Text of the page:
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|Postal Address:||Estadio Nacional/National Stadium, Office S.1006.
La Sabana, San José, Costa Rica
|Main switchboard:||+506 2549 0979|
|General enquiry email:||firstname.lastname@example.org|
Cricket was first played in Costa Rica (CR) in the late Twentieth Century, introduced by Jamaicans who came in the 1880’s to work on construction of the railway from the Caribbean port of Limon to the capital San José in the central plateau, through 100 miles of mountains and jungle. Later, whether or not they had been promised return tickets, most stayed and went to work for United Fruit Banana Company, which encouraged teams named after stations on the railway. In its’ heyday in the 1920’s, there were no less than 45 teams in the province of Limon. In the 1930’s teams went from CR to the West Indies and vice-versa; in 1936, CR’s most famous cricketer, Lancelot Binns, scored 30 runs against a touring team from Yorkshire, which included Len Hutton and seven other former or future English Test players. World War II almost killed off cricket in CR but it refused to die … For more on its’ colourful history, read on CR website ‘A Hundred Years of Costa Rican Cricket, 1880 – 1990. An untold chapter of Caribbean History’ by Tim Willasey-Wilsey, 2013, as well as his ‘Jamaica, Headley and the Heyday of Costa Rican Cricket’, published the same year on www.cricketworld.com.
The modern era of CR cricket kicked off a Century later. Between 1986 and 2001, teams came to play from Panama, Cayman Islands, New Zealand and California and Costa Rica went to play in Panama, El Salvador and Nicaragua. The first formal CR cricket League was established in 2005, with four senior clubs competing for the Lance Binns Trophy, being Caribbean, Corsairs, CCCCR and Raleigh, this last now replaced by Team Asia. Costa Rica Cricket Association was founded in 2000, became an ICC Affiliate member country in 2002, and was legally inscribed in 2003 with the CR sports authority, ICODER. It was upgraded in 2009 to status of Federation (CRCF), Federación de Cricket de Costa Rica, and granted national representation as the sole CR Cricket authority in 2010. A Women’s Cricket Association and an Asian Cricket Association are to join the Federation in 2014.
In 2006, Costa Rica was a founder member of the Central American Cricket Championships (CAC), finishing third behind Belize and Mexico, in Belize. Subsequent CAC Championships were held in Mexico in 2007, which beat CR and El Salvador; in 2009 at the Los Reyes Polo Club in Costa Rica, won by Panama, ahead of Mexico, Belize, CR and El Salvador; and 4CAC in 2013 in Mexico, won by Mexico with CR second, ahead of Mexico B and Hollywood Golden Oldies. 5CAC is to be held in Panama in March 2015. In 2010, CR played in ICC Americas Division 4 in Mexico, which was won by Mexico, by beating CR and the Falkland Islands. In 2011, Costa Rica hosted ICC Americas Division 3, in which Belize, Peru, Chile, Mexico, CR and Falklands competed, finishing in that order. CR also hosted two ICC Americas formerly annual Development Forums, in 2005 and 2011.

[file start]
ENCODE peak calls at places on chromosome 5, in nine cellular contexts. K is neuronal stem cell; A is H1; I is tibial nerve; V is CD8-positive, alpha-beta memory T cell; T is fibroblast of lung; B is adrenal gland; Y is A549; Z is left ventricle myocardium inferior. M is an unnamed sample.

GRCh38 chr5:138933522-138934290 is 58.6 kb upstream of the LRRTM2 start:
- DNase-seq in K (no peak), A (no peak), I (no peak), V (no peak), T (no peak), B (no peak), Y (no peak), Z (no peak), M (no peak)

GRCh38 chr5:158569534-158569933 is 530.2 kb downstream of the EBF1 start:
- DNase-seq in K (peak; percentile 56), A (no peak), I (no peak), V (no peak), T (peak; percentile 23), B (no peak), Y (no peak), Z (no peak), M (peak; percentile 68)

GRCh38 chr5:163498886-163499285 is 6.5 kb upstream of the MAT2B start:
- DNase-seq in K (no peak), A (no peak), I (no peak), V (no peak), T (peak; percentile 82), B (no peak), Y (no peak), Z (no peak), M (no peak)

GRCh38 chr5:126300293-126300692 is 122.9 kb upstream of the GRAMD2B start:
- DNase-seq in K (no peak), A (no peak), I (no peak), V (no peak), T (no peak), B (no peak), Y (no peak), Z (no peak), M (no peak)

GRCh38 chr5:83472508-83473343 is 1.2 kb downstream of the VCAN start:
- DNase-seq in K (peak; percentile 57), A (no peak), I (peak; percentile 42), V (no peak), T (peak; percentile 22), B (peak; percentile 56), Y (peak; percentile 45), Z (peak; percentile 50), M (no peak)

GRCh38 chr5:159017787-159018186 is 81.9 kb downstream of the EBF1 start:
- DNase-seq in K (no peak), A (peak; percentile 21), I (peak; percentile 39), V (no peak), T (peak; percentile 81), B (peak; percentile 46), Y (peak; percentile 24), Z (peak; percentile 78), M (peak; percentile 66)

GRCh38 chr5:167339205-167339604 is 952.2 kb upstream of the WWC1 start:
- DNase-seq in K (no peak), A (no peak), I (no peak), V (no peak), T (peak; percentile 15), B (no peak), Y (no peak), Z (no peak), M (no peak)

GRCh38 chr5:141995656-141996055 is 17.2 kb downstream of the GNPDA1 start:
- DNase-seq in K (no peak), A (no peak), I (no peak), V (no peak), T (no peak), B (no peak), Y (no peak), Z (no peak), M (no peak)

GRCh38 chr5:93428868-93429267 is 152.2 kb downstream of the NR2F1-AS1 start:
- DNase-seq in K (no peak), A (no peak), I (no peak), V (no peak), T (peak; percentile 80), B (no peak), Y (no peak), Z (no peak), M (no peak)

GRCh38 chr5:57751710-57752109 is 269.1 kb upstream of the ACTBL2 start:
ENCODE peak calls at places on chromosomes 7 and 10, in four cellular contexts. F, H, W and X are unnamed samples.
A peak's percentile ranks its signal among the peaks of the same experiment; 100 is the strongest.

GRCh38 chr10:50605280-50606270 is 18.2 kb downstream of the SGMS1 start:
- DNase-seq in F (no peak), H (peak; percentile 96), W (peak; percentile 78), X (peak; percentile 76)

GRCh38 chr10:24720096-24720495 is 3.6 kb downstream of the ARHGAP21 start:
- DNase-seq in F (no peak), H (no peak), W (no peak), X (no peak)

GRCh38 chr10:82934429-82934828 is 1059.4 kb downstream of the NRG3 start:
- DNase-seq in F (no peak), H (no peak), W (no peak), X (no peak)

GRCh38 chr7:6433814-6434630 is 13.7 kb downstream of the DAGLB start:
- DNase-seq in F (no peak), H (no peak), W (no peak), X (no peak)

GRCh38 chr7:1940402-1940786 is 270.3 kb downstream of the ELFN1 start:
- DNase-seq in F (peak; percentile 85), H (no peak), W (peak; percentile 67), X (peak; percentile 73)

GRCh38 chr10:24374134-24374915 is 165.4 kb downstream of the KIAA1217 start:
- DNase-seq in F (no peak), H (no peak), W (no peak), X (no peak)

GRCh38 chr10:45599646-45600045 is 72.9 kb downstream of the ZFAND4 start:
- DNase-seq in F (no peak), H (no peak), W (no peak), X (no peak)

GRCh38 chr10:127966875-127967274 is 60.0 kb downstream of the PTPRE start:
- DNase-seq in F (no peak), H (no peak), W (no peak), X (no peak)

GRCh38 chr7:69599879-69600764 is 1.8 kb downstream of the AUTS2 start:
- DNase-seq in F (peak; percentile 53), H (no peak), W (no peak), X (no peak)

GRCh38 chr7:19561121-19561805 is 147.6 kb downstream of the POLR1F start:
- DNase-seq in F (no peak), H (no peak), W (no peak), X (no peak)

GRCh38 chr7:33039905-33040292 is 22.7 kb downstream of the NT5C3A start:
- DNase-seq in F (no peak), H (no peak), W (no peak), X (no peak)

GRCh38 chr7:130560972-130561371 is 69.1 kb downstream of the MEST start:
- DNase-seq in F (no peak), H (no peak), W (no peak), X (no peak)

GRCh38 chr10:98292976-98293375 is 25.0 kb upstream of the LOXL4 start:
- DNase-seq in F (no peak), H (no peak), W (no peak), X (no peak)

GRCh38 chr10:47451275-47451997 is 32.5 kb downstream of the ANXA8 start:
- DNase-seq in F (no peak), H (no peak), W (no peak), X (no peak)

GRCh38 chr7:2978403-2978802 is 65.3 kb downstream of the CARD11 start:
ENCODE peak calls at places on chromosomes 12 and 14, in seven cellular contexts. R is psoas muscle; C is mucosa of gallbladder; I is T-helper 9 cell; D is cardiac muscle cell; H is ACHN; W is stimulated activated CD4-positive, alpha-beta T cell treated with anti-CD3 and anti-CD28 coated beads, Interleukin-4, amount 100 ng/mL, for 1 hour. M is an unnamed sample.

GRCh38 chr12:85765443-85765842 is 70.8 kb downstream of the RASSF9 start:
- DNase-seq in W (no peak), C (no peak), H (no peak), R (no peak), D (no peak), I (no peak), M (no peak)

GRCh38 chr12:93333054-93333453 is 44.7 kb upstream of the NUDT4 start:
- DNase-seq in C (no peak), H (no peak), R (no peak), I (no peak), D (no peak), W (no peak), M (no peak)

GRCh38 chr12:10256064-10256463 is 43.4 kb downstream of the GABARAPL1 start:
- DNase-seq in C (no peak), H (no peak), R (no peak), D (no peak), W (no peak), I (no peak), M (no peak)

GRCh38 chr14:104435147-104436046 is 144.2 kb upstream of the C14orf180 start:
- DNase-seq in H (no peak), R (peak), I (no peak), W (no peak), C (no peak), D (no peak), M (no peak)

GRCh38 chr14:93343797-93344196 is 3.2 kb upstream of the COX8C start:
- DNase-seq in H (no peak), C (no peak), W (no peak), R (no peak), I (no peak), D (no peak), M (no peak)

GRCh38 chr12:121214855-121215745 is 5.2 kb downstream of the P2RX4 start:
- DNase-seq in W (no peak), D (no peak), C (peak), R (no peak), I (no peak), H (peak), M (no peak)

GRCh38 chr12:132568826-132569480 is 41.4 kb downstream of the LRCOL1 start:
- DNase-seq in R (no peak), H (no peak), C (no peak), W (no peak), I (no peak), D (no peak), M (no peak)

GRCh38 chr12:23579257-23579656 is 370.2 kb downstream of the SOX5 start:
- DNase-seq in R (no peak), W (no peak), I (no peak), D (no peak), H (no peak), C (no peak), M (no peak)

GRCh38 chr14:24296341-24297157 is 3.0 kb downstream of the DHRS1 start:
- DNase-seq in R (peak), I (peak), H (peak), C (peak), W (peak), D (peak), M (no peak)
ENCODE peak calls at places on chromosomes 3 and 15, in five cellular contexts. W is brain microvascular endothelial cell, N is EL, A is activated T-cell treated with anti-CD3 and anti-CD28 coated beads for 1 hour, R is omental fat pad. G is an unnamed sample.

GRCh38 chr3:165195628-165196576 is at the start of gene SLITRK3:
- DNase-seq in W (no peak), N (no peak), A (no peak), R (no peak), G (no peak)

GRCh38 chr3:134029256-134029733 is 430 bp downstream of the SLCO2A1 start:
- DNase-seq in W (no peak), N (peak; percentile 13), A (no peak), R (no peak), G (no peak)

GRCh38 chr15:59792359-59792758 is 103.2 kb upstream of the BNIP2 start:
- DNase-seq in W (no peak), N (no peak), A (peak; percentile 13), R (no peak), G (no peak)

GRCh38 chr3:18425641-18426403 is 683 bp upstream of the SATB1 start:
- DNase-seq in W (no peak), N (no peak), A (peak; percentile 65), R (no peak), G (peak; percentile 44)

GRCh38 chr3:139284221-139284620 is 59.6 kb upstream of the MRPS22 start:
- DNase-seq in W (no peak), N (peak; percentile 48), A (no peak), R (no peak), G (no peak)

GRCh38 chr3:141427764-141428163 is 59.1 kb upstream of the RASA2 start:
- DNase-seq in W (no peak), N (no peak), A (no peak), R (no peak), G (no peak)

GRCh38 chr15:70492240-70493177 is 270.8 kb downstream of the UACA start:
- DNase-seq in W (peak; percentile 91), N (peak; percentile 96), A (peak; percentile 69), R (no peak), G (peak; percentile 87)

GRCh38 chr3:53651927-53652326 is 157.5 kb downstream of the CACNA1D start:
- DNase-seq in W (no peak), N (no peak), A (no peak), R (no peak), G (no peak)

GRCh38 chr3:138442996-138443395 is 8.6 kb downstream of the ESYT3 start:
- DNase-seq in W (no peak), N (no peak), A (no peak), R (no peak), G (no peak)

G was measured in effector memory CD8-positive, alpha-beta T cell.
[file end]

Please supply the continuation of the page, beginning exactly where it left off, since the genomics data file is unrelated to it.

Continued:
After the D3 tournament, CRCF concluded that its top down strategy of league and international matches as a means of resuscitating Cricket in the country had not been effective, nor had attracted hoped for numbers of new and national players to the sport, so it changed direction. It switched to a bottom up system and has focused on the development of youth cricket, which has gone from being taught in five schools in 2008 to fifty at the end of 2013 and is projected to reach 100 in 2014. The main external input to that progress was from the Regional Director of Education for Limon Province, who encouraged Cricket in Limon schools and colleges, on her own initiative, before it was included in the Ministry of Education’s syllabus. In the same period, the number of Boys and (subsequently) Girls teams competing in National Inter-Scholar Cricket Tournaments has increased from five to forty-five and junior “involvement” rose from less than 200 to over 5,000. In 2013, the Minister of Education officially authorized the use of Cricket as an option for PE teachers in all educational centres and, separately, Cricket was recognized by the CR Olympic Committee.
Numerous educational courses have been held in CR or been attended by its’ members elsewhere in the Region. The principal providers of professional expertise have been ICC Americas and instructors from Trinidad & Tobago. CRCF has its own group of Development Service Providers, mostly graduates from introduction and coaching courses, run either by imported experts or lately internally. In the first quarter in each of three years 2012-2014, CRCF has organized one-week sleepover Camps for 20 to 25 teachers and/or students at the EARTH University for tropical agriculture in Limon province, which also has a Cricket Club, the most recent being for young Girls, reflecting increasing emphasis on feminine involvement.
The lead financial support for the Camps has come from the British Embassy, with assists from the Embassy of Trinidad & Tobago and ICC Americas. In addition to these important sources, CRCF also benefits notably from CR Government funding by ICODER and corporate sponsors such as global port operators APM Terminals (Moin) and Baden Services Corp. Past sponsors and donors can be seen on CR website www.costaricacricket.org. Until recently, the input of CRCF officers and development personnel was on a voluntary basis, but to cope with the significant influx of new applications to deliver Cricket in schools, colleges and universities, that has all changed and CRCF now needs more training for and numbers of paid development staff, resulting in sharply increased funding requirements to fuel its’ continuing expansion.